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Truths About E-Mail

E-mails and written documents are like conference calls; if they aren’t clear, concise and actionable, it’s going to get put on mute for the duration of the reading. As a business society, we’re fascinated and dependent on e-mail for communication. While this has its benefits, it can also be difficult to get your points across in the best possible way.

One of our clients’ wives runs a nonprofit literacy organization. She shared three facts with us regarding e-mails and written messages.

1. Fact: People read in an “F” format. Meaning, they’ll read the whole first line, then a little less of the second line and almost none of the third paragraph.

Solution: Put the message up front. Start with the subject line, this should tell the reader the origin of the message and what they need to do with it. For example, UPDATE: 2019 Technology Initiatives or ACTION ITEM: Next steps on yesterday’s meeting. Ideally, each e-mail will only address one topic. Use bullets or numbering to break up paragraphs of text or to annotate what needs to be done. And finally, keep the language simple and clear. E-mails are not the place for 100 point words.

2. Fact: The passive voice is the last bastion of the weak and non-committed.

Solution:  Results don’t happen in the past, they happen in the future. When speaking about things that are coming up or possible outcomes to messages, use an active voice. For example, instead of saying “the outcomes you would achieve are….”, say “you will be able to….”.  According to the Purdue Online Writing Lab, “sentences in active voice are also more concise than those in passive voice because fewer words are required to express action.”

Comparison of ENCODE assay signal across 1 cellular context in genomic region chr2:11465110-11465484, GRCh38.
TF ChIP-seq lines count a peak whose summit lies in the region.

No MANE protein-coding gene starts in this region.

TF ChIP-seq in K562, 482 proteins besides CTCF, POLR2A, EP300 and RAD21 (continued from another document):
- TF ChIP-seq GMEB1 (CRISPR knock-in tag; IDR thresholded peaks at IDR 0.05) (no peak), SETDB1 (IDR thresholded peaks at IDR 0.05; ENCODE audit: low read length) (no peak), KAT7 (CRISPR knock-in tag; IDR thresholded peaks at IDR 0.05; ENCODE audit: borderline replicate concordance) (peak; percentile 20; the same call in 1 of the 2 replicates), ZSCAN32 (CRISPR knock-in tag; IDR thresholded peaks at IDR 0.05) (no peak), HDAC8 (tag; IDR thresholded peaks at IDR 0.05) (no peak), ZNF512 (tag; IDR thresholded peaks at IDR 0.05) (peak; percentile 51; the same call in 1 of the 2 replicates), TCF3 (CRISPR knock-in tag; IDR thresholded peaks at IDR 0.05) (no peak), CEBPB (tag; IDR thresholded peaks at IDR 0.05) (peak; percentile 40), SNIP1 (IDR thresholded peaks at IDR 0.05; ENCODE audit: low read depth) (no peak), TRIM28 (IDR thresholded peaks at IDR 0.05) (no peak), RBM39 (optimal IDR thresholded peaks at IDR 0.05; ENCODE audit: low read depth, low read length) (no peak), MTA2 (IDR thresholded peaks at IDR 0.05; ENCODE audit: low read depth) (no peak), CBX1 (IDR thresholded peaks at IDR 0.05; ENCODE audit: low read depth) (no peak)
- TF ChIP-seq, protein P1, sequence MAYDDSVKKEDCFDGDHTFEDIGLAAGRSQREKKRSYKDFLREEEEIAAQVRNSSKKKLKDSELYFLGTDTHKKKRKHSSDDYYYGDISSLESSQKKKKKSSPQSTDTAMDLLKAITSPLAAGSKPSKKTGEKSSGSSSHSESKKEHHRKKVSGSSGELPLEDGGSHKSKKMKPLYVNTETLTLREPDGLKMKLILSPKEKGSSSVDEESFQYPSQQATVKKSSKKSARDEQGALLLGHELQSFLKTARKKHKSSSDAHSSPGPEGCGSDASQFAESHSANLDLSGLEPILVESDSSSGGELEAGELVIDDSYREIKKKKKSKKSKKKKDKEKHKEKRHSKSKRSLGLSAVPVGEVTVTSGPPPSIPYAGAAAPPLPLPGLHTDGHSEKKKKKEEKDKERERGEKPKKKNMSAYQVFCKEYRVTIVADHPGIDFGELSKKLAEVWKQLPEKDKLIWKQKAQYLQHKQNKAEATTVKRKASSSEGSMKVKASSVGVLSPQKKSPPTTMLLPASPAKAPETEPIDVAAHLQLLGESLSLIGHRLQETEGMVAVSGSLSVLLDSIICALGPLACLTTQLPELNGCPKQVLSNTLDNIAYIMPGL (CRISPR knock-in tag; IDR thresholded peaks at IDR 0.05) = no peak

3. Fact: Few people proofread.

Solution: Don’t spend time writing a clear, easy to read message only to get lazy at the last minute. This is a disservice to your intended reader. Always proofread your message as you may be able to take out any unnecessary words or phrases. And always do so by reading it aloud. This allows you to clear up sentences that don’t make sense or fix words that can be commonly mistyped, such as ‘on vs. no’ or ‘of vs. if’.

The next time you’re writing an e-mail, keep these solutions in mind. Take time to prepare an e-mail that can be acted upon with little to no question. If you’re looking for more targeted training in this space, talk to us about our Business Writing Program!

Jenny Dziubla